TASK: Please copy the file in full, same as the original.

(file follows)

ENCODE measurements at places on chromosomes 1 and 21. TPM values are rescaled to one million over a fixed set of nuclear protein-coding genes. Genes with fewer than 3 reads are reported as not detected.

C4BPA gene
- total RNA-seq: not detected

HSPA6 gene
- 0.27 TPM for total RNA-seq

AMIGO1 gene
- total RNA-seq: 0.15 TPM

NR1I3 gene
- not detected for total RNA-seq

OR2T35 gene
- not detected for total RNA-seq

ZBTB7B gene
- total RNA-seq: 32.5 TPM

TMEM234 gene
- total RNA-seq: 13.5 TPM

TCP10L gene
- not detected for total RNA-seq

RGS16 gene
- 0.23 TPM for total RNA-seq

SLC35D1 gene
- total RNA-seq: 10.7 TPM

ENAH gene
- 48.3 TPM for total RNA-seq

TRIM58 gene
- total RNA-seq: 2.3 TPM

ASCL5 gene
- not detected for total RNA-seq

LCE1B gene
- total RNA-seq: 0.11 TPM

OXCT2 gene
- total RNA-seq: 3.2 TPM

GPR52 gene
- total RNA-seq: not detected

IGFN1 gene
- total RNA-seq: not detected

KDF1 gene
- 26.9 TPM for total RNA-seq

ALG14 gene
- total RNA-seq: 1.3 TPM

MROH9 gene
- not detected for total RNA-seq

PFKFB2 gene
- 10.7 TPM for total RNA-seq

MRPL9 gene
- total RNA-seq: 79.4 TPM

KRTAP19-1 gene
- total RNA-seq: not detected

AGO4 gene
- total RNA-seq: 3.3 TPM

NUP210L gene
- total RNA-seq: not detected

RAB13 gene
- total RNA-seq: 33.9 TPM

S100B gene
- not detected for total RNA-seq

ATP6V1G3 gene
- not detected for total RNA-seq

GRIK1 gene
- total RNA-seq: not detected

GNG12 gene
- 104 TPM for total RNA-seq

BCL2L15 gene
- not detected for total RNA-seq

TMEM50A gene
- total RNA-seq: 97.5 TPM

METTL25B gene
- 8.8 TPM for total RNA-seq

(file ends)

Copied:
ENCODE measurements at places on chromosomes 1 and 21. TPM values are rescaled to one million over a fixed set of nuclear protein-coding genes. Genes with fewer than 3 reads are reported as not detected.

C4BPA gene
- total RNA-seq: not detected

HSPA6 gene
- 0.27 TPM for total RNA-seq

AMIGO1 gene
- total RNA-seq: 0.15 TPM

NR1I3 gene
- not detected for total RNA-seq

OR2T35 gene
- not detected for total RNA-seq

ZBTB7B gene
- total RNA-seq: 32.5 TPM

TMEM234 gene
- total RNA-seq: 13.5 TPM

TCP10L gene
- not detected for total RNA-seq

RGS16 gene
- 0.23 TPM for total RNA-seq

SLC35D1 gene
- total RNA-seq: 10.7 TPM

ENAH gene
- 48.3 TPM for total RNA-seq

TRIM58 gene
- total RNA-seq: 2.3 TPM

ASCL5 gene
- not detected for total RNA-seq

LCE1B gene
- total RNA-seq: 0.11 TPM

OXCT2 gene
- total RNA-seq: 3.2 TPM

GPR52 gene
- total RNA-seq: not detected

IGFN1 gene
- total RNA-seq: not detected

KDF1 gene
- 26.9 TPM for total RNA-seq

ALG14 gene
- total RNA-seq: 1.3 TPM

MROH9 gene
- not detected for total RNA-seq

PFKFB2 gene
- 10.7 TPM for total RNA-seq

MRPL9 gene
- total RNA-seq: 79.4 TPM

KRTAP19-1 gene
- total RNA-seq: not detected

AGO4 gene
- total RNA-seq: 3.3 TPM

NUP210L gene
- total RNA-seq: not detected

RAB13 gene
- total RNA-seq: 33.9 TPM

S100B gene
- not detected for total RNA-seq

ATP6V1G3 gene
- not detected for total RNA-seq

GRIK1 gene
- total RNA-seq: not detected

GNG12 gene
- 104 TPM for total RNA-seq

BCL2L15 gene
- not detected for total RNA-seq

TMEM50A gene
- total RNA-seq: 97.5 TPM

METTL25B gene
- 8.8 TPM for total RNA-seq